As humans, we have all experienced deception at some point in life. When my sister was six, she tried cutting her bangs to look more like “Belle” from Beauty and the Beast. Failing miserably, she was left to explain to our parents why her hair was cut diagonally. Ever so eloquently, she explained, “I was lying face up down in the bathtub, when a razor came out of nowhere and floated across my hair!” My parents instantly knew that she had made up the story, saving her the embarrassment of admitting her mistake. My sister, who had not put a lot of thought into her backstory, thought she could pass off a dishonest “signal” as an honest “signal”, benefiting herself while keeping the perceivers (my parents) in the dark. For similar reasons, animals in the wild have shown the ability to deceive when predation or the stress of risk is present. But in both the wild and in the household, deception is not always easy to get away. In my household, my parents knew my sister was lying because the false story (signal) was too dissimilar to the genuine one. In the wild, deception often fails when deceptive signals occur too often relative to their honest counterparts. In the wild, this poses a constraint on the degree of success when using a single, inflexible deceptive signal too often. One solution may be to decrease the frequency of deception, which would save the energy needed to produce the signal, but may cost energy when later fleeing a predator. Another solution would be to change the flexibility of the deceptive signal. If an individual could flexibly alter an aspect of the content or structure of the deceptive signal, the deceiver may get away with a higher frequency of deception. While this is an exciting idea, this flexible variation has never been observed in the wild…until…
THE FORK-TAILED DRONGO.
In their study published on May 2nd of 2014, Flower, Gribble, and Ridley wanted to see if fork-tailed drongos possessed the ability to differentially create alarm calls to scare and steal food away from a variety of different predators. Over the course of the research study, the 64 wild drongos observed spent over a quarter of their time following southern pied babblers and meerkats. When following these target species, the drongos would honestly produce true alarm class when they saw a predator approaching. The target species then heard this true alarm and would flee to cover in response. However, when an individual of the target species would find a large food item, the drongos produced false alarm class, causing the target to flee to cover, allowing the drongos to swoop in and steal food. But this is where it gets interesting. It turns out that the structure, and therefore perceived source (animal who truly produces it), of the false alarm changed in different scenarios. In some cases, drongos would change the duration and frequency of the alarm call to deceive the target species into thinking another animal was making the call. Therefore, the target species would see this as an honest alarm, as the “ever-deceptive” drongos was not the species producing it.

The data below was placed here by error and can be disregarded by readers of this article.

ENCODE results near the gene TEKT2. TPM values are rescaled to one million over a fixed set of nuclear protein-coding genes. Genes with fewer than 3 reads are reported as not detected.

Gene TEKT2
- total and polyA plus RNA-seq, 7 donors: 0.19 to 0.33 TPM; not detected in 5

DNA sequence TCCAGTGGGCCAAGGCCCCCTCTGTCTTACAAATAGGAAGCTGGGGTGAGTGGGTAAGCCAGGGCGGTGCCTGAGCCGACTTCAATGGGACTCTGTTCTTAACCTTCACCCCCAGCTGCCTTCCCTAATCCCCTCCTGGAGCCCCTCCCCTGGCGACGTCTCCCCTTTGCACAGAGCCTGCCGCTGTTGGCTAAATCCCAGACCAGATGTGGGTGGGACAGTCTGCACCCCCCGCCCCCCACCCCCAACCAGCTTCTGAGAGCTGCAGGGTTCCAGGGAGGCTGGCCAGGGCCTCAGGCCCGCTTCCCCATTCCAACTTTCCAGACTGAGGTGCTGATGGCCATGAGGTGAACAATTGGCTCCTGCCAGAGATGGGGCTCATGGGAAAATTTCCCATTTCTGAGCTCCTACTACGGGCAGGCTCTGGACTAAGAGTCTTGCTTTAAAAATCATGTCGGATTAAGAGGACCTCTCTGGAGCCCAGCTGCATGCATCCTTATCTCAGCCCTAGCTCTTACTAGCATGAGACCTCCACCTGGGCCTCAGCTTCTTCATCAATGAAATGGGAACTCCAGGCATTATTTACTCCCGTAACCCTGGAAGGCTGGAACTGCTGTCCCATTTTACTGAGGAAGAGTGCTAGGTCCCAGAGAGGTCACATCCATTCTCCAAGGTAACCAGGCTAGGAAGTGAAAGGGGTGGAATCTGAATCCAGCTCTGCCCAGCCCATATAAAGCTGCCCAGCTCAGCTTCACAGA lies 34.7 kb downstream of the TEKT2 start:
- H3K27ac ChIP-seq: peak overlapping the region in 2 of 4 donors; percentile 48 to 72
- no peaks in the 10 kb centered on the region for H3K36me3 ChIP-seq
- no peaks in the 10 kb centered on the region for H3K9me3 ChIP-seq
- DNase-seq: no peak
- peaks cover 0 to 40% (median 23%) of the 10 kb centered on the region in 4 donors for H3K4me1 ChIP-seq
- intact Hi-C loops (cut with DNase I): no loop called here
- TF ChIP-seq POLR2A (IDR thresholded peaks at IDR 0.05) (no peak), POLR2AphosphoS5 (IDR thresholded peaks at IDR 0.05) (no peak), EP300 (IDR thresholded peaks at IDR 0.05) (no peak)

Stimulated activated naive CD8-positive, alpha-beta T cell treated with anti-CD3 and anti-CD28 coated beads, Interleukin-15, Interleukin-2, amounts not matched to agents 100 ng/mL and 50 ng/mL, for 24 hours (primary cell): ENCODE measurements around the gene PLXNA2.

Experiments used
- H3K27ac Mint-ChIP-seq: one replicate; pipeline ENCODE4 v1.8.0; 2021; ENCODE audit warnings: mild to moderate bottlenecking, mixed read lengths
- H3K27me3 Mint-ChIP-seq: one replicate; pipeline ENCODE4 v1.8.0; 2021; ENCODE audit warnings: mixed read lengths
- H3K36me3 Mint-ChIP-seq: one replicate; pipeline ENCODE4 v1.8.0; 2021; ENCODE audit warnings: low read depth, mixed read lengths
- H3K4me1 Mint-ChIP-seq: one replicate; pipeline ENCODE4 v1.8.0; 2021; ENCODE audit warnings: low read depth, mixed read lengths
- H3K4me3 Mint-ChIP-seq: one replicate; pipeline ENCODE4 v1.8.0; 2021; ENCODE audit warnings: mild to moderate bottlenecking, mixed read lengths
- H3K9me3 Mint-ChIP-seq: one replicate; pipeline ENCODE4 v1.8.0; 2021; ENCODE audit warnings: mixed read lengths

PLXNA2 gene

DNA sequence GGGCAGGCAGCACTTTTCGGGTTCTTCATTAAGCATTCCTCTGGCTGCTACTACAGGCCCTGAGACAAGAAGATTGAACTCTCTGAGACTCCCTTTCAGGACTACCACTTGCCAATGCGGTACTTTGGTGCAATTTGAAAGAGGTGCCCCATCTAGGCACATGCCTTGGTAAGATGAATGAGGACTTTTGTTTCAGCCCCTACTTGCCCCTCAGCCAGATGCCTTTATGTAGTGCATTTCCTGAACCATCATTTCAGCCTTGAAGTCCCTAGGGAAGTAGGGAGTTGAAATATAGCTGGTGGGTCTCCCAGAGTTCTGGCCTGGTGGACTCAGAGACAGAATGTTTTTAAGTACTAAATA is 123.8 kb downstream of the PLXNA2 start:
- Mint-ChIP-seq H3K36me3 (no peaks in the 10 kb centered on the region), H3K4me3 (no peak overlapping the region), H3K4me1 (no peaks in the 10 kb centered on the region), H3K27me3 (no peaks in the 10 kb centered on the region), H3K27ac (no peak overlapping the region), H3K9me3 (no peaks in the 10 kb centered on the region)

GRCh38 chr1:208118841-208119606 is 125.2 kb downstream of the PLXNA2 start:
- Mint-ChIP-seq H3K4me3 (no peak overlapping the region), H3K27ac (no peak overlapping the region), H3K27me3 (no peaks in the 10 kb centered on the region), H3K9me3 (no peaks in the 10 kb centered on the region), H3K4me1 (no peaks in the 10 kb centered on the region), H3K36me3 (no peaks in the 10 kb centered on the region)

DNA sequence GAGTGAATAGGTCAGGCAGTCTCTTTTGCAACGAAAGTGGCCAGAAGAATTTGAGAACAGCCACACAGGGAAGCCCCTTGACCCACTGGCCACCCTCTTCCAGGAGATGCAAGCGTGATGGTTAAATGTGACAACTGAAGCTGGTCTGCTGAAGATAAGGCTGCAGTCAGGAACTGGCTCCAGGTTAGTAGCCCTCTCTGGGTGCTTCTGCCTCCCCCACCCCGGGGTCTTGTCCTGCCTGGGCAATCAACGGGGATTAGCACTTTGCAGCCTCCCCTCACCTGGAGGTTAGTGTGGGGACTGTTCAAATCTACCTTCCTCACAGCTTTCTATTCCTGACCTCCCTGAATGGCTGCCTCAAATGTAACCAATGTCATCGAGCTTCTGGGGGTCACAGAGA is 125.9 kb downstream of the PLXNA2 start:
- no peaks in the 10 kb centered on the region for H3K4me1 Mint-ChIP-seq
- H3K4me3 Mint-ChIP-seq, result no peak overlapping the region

So where does this study leave us? For the fork-tailed drongos, this leads to a lifestyle full of deceit and reward. By varying their false alarm calls, drongos actually benefit in two different ways. One, they produce signals more likely to deceive their targets. Two, they avoid target habituation to repeated use of the same deceptive signal! In other words, they are tricking their target species with better accuracy, more efficiently, and over a larger period of time! But it isn’t all good news for the fork-tailed drongo. As the authors mentioned, “flexible variation might not maintain deception indefinitely because deceived species ma ultimately habituate to all the deceptive signals in their repertoire.” So the deceived species may eventually catch on in time, learning all the different ways drongos make false alarm calls. This leads to an interesting question to consider, and possible field of future study. Do fork-tailed drongos have the ability to create and mimic novel species? Can a fork-tailed drongos hear a novel alarm call and reproduce it with enough practice? Is this proof of theory in mind in birds?
Flowers, T.P., Gribble, M., and Ridley, A.R. (2014) Deception by Flexible Alarm Mimicry in an African Bird. Science, 344(513).